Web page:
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Peterson v. State

Florida Court of Appeals, Fifth District

January 10, 2020

MALCOLM N. PETERSON, Appellant,
v.
STATE OF FLORIDA, Appellee.

         NOT FINAL UNTIL TIME EXPIRES TO FILE MOTION FOR REHEARING AND DISPOSITION THEREOF IF FILED

          Appeal from the Circuit Court for Volusia County, Raul A. Zambrano, Judge.

          James S. Purdy, Public Defender, and Edward J. Weiss, Assistant Public Defender, Daytona Beach, for Appellant.

          Ashley Moody, Attorney General, Tallahassee, and Rebecca Rock McGuigan, Assistant Attorney General, Daytona Beach, for Appellee.

          TRAVER, J.

         Malcolm Peterson appeals the circuit court's order summarily denying his motion for return of personal property. This is the second time we have addressed his motion. We affirm in part and reverse in part. We again reverse because the trial court erred by denying the motion without either conducting an evidentiary hearing or attaching portions of the record refuting Peterson's motion.

         In our last opinion, we outlined this matter's background:

While executing a search warrant at Peterson's residence, law enforcement seized various contraband and drug paraphernalia. In addition to these items, law enforcement seized $187.00 in cash from Peterson as well as a black wallet containing his Florida driver license and $2, 565.00 in cash. The State charged Peterson with four drug-related offenses; but, the charges were ultimately nolle prossed.
Peterson then filed a motion seeking the return of his cash, wallet, and driver license. After receiving a response from the State, the circuit court summarily denied the motion.

Peterson v. State, 249 So.3d 1264, 1264-65 (Fla. 5th DCA 2018).

         On remand, the trial court conducted a hearing on Peterson's motion. It heard argument from the State and Peterson; it did not receive any testimony or evidence. The State argued the currency had been the subject of a valid civil forfeiture proceeding, and Peterson's request for its return was therefore impossible in the criminal case. It further contended that it did not wish to return Peterson's wallet and license because they might be required as evidence in a separate criminal proceeding. The State explained that even though this case had been nolle prossed, Peterson had two felony drug convictions. In one of those cases, the State had introduced photographs of the wallet and license, and it might prefer to use the actual items if the case required retrial.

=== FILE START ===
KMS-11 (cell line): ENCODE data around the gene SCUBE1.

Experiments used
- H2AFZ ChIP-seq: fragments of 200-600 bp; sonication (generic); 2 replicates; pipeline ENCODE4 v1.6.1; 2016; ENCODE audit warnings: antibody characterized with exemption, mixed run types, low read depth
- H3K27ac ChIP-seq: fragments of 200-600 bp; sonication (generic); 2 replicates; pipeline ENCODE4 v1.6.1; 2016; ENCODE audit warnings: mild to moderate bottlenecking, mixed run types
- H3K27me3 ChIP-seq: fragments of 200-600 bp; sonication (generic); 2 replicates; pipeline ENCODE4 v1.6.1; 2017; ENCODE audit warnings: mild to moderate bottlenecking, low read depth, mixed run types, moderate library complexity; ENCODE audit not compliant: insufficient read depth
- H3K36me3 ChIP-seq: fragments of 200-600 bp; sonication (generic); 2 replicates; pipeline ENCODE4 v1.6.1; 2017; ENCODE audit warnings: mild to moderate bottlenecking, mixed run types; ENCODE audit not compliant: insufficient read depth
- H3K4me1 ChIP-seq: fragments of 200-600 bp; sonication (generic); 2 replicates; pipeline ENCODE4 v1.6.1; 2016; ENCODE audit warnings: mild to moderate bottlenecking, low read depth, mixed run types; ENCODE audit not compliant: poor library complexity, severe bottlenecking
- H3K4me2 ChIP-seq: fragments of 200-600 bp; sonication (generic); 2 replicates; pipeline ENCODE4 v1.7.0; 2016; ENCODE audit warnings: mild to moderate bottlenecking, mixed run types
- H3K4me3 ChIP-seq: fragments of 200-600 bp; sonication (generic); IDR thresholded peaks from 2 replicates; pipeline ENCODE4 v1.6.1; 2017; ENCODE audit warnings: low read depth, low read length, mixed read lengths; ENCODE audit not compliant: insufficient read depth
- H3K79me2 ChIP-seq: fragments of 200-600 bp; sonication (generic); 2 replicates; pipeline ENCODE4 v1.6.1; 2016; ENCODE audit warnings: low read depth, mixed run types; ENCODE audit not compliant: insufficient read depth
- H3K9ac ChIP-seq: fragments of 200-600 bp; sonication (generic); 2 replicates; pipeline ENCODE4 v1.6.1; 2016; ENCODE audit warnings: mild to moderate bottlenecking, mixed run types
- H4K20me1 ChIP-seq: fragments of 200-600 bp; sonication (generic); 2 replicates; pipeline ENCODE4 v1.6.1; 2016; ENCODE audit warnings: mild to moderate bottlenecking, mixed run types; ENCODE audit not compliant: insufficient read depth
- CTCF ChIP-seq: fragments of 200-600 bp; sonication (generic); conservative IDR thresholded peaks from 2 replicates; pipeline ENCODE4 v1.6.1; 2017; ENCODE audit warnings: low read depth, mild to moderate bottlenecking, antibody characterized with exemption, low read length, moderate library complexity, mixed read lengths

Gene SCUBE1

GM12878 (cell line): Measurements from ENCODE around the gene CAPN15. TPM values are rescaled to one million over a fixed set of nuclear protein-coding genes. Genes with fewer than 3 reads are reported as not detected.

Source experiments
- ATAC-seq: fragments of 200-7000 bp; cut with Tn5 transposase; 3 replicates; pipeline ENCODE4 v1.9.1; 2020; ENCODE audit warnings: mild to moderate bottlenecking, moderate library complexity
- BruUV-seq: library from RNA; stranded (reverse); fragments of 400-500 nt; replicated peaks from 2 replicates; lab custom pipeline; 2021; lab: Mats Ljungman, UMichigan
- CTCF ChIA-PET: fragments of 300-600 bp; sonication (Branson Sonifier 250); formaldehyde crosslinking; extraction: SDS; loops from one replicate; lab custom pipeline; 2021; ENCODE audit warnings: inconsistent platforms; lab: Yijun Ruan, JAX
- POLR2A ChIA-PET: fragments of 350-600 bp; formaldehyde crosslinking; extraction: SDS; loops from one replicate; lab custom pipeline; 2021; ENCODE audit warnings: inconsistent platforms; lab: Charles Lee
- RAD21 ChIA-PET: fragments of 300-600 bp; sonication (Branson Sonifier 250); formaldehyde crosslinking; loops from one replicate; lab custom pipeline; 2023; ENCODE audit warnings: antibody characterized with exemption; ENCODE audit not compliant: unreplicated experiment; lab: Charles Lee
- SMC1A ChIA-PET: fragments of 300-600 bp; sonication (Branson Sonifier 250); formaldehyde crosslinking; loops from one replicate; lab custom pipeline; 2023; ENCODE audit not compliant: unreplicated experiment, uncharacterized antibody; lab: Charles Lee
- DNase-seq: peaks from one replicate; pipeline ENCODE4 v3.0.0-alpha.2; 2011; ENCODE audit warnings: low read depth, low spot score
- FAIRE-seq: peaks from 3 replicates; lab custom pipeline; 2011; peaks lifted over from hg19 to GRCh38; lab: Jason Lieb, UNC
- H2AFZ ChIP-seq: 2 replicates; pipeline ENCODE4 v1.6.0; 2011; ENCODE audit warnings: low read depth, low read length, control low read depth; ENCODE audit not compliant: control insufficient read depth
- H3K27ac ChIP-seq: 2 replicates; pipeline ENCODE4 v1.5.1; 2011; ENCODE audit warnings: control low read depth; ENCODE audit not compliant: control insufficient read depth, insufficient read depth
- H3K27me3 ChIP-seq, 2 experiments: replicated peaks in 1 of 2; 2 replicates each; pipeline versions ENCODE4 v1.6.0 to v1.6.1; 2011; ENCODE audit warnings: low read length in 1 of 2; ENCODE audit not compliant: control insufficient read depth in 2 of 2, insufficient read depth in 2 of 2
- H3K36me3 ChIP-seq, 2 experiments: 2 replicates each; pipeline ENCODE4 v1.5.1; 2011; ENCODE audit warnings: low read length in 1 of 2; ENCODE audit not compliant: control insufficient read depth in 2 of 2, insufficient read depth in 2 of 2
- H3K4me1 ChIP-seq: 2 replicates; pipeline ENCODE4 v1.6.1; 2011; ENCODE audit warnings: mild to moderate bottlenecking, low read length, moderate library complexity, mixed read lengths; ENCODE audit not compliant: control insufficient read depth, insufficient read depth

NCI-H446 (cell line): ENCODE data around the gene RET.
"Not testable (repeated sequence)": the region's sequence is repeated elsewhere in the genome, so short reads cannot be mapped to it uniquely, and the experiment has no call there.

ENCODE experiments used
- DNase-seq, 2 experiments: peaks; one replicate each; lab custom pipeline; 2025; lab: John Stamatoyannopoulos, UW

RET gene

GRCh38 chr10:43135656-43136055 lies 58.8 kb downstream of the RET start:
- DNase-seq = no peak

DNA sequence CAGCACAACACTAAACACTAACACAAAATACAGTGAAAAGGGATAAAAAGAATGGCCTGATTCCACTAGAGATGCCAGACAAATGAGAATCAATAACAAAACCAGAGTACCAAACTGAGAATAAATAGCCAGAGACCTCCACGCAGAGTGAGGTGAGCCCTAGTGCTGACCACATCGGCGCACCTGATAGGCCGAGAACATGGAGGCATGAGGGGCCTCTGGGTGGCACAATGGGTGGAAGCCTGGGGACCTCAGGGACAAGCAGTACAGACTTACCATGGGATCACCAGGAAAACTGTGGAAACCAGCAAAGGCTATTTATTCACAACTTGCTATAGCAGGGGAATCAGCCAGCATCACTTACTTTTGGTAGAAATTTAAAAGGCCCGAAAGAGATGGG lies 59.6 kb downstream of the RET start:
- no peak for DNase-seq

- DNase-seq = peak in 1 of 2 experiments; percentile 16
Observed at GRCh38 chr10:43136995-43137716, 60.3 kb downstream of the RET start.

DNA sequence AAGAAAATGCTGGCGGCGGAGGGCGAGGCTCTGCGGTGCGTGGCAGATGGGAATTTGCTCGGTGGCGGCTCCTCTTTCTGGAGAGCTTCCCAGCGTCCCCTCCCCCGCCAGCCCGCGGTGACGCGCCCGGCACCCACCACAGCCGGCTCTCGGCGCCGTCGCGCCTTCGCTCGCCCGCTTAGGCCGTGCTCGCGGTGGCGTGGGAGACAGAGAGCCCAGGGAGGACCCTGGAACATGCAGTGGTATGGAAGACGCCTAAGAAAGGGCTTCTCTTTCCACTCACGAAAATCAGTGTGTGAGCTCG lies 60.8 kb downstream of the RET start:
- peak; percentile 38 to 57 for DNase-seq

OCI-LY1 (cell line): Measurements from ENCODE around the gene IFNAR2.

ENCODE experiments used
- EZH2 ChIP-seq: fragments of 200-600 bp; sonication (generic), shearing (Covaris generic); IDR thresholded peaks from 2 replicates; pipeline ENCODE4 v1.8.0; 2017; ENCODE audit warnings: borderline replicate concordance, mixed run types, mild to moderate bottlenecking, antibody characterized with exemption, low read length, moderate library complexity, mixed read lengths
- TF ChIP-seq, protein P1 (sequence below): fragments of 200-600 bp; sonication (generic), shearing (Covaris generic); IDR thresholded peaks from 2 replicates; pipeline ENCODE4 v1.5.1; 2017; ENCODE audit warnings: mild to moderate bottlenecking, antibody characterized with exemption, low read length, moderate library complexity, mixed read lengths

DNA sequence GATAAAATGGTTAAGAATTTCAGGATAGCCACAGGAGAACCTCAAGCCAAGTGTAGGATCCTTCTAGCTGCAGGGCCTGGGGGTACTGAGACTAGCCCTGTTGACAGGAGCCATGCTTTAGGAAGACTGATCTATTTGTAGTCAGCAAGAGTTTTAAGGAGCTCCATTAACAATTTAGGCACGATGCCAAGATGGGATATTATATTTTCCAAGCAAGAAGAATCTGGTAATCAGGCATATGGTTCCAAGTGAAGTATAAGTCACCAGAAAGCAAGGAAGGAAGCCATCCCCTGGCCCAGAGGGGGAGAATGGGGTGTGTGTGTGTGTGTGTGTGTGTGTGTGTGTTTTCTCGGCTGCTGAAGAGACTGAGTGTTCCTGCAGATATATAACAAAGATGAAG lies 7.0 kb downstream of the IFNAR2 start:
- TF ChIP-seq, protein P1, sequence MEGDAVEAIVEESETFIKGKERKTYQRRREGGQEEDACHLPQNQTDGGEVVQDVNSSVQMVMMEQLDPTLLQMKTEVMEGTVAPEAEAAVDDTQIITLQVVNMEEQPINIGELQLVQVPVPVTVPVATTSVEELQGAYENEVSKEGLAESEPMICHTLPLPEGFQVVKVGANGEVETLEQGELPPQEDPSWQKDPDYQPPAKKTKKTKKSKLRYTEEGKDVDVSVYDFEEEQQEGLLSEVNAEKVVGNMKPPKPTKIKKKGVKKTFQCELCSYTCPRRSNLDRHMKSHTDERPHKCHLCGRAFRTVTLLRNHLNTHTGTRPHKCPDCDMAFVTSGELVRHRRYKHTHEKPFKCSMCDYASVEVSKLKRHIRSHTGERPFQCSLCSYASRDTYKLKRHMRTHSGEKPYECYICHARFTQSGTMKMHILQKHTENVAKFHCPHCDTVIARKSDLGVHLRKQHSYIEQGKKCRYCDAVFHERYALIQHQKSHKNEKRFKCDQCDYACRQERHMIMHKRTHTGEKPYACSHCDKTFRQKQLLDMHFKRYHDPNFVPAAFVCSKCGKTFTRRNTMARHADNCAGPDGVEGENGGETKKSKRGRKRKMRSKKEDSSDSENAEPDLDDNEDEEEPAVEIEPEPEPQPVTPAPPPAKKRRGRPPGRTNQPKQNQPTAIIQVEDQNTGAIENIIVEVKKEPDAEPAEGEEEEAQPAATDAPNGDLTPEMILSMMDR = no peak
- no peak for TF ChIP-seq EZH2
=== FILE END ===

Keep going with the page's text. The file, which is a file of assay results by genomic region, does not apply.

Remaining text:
The trial court again summarily denied Peterson's motion. Its order attached copies of the forfeiture judgment and the exhibit list in Peterson's other criminal case. The exhibit list referenced pictures of Peterson's license and wallet. Peterson does not contest the trial court's ruling on the forfeited currency. He argues, however, that the trial court erred by not conducting an evidentiary hearing on the wallet and license, and the exhibit list does not conclusively refute his motion. We agree.

         Our review of a summary denial of a motion to return property is de novo. Id. at 1265 (citations omitted). The framework for a trial court's evaluation of these motions is akin to postconviction relief. Id. We have already concluded Peterson filed a facially sufficient motion for the return of his license and wallet, and we directed the trial court to either conduct an evidentiary hearing or attach record evidence conclusively refuting Peterson's claims. Id.

         The trial court did not conduct an evidentiary hearing. Rather, it attached an exhibit list from another case that referenced pictures of the wallet and license. It accepted the State's unsworn and unsupported assertion that the other case might require retrial. It did not, however, base this decision on evidence, and the exhibit list does not refute Peterson's facially sufficient motion. See Scott v. State, 922 So.2d 1024, 1027 (Fla. 5th DCA 2006) ("The requirement for an evidentiary hearing was not satisfied by the court's reliance on state attorneys' statements . . . ."). The State did not know the status of Peterson's other case, and it did not know if any postconviction proceedings were pending therein. While there might be a legitimate reason ...


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